Wild Bird Seed Cakes

I have two big square wire baskets that are made for holding bird seed cakes – the big bird seed cakes, the ones that weigh about two pounds. A couple of years ago, you could get those seed cakes for $3 or $4. Recently, though, the price has gone up and up, and unless you find them on sale, you’ll pay at least $6, sometimes as much as $8. It’s utterly ridiculous to pay that kind of money, when between the birds and the squirrels, those seed cakes are gone in three days, especially in the winter.

So I Googled around and considered a bunch of recipes (these seed cakes are not actually suet, as they don’t include any kind of animal fat. I do have pig fat in the freezer that I’ll one day render into lard so that I can make my own suet, but that’s another post entirely, and probably won’t be happening any time soon.) and hit upon one that’s simple and quick, and does exactly what I need it to do.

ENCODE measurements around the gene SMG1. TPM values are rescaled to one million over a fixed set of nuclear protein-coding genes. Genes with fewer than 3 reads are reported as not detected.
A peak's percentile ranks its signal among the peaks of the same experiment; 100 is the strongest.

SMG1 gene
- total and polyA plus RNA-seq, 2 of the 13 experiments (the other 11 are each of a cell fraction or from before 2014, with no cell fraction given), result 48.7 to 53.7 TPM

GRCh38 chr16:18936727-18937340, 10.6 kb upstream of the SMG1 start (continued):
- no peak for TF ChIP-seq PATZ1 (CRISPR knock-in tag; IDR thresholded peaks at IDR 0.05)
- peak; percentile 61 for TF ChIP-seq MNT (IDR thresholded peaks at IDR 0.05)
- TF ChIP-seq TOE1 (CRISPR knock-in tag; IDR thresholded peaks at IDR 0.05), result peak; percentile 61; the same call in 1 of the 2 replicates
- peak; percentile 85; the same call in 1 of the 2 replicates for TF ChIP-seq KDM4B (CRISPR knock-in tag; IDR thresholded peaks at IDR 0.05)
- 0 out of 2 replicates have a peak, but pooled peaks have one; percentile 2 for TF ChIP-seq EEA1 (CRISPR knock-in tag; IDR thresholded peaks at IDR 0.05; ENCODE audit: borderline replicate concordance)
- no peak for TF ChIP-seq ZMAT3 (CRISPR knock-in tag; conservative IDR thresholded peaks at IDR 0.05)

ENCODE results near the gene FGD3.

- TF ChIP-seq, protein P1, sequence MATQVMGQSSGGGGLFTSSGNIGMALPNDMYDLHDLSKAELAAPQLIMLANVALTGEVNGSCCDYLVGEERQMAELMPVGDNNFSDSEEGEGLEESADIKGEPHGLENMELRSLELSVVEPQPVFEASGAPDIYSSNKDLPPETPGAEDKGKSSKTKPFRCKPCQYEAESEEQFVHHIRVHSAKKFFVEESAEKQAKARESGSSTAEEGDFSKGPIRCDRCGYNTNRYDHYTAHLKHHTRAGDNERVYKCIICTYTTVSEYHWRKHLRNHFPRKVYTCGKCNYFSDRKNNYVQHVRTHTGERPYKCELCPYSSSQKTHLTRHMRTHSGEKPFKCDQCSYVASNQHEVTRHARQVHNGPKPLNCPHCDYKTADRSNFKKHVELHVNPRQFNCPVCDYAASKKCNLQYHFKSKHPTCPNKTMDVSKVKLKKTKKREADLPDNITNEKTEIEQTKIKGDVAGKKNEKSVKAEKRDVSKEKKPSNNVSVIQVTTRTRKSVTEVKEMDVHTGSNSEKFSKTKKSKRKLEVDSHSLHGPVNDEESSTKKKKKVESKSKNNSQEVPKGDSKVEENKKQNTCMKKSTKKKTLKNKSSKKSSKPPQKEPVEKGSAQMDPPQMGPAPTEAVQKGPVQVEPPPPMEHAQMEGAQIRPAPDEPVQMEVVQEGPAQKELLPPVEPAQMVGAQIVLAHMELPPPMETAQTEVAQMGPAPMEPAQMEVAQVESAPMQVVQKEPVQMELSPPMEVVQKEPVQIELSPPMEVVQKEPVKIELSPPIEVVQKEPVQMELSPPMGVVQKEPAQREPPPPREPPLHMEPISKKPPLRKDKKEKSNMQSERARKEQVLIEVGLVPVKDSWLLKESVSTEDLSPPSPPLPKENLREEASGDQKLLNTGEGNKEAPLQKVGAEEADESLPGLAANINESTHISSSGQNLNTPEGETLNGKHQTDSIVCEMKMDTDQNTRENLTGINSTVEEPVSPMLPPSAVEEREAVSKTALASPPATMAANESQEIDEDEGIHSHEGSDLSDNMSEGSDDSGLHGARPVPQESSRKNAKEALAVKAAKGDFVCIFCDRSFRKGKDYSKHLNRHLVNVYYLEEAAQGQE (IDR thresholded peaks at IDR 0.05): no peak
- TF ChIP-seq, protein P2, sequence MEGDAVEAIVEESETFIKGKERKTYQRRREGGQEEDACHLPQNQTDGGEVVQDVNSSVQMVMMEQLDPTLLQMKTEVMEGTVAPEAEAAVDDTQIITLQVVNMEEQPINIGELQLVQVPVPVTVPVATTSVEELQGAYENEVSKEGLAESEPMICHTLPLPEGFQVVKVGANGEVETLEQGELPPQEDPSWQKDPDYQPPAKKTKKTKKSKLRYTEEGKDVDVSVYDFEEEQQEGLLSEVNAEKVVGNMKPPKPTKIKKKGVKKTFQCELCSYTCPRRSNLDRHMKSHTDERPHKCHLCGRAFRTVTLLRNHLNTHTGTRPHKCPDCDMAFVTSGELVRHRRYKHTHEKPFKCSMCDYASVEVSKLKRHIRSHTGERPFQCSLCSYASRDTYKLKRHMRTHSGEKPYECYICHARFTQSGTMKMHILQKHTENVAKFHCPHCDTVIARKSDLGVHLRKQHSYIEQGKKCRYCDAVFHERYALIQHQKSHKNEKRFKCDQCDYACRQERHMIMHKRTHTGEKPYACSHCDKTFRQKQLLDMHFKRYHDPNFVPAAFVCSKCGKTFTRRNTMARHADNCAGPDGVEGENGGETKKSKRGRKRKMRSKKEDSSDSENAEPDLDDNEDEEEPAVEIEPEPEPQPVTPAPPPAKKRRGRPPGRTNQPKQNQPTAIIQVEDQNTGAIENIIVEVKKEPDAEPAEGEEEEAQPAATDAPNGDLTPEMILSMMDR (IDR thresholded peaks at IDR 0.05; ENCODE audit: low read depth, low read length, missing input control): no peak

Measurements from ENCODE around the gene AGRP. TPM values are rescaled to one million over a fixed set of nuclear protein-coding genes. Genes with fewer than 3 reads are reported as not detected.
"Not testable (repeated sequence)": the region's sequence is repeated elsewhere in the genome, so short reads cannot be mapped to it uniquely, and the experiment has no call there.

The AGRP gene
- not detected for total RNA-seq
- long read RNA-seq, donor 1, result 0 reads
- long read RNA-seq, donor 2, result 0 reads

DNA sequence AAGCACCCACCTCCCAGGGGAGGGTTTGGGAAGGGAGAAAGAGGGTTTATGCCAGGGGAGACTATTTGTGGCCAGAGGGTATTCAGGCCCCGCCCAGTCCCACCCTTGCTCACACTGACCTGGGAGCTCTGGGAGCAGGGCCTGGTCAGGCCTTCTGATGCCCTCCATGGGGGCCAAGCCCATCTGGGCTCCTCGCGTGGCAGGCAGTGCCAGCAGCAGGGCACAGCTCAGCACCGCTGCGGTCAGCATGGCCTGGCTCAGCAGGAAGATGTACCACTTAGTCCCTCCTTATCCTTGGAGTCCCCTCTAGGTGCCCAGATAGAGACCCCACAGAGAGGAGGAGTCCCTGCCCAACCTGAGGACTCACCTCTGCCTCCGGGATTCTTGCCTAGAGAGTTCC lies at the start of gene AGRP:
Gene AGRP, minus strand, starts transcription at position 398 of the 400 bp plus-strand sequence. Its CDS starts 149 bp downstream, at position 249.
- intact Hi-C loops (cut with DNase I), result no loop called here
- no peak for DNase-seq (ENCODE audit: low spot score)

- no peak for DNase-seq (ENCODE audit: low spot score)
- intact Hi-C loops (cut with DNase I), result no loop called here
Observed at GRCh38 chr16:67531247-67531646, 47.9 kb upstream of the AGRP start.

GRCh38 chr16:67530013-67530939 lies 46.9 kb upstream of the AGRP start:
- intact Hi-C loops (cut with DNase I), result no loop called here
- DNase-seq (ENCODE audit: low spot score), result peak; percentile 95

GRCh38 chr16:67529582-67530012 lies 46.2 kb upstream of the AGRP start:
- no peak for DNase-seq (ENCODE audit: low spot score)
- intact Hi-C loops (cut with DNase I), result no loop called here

Sometimes I make the seed cakes as I need them, and sometimes I make a bunch at once – they’ll keep nicely in the freezer. They might keep just as well in the fridge, but we have more freezer space than fridge space, so that’s what I do.

Your ingredients:


Flour, light corn syrup, water (not pictured) and a packet of plain gelatin per seed block – that’s not a requirement, but I always use the gelatin to help hold it all together. Also, bird seed. I’m just using your basic wild bird blend here, but I’ve used the waste-free kind in the past (to cut down on the number of sunflower seed shells that pile up under the seed baskets), and you can toss any kind of dried fruits or nuts that you have on hand. If I’d thought of it, I would have added a handful of walnuts to this (Chickadees love walnuts), but I didn’t think of it. Oh, well – there’s always next time!


This is the “form” for molding my seed blocks. I’ve got two of them, they’re Sterilite 1.4 liter containers. I figured out what size I needed by measuring the seed cage and then going to the grocery store and measuring plastic containers until I found a size that works. The seed blocks don’t fit perfectly, but they’re close enough.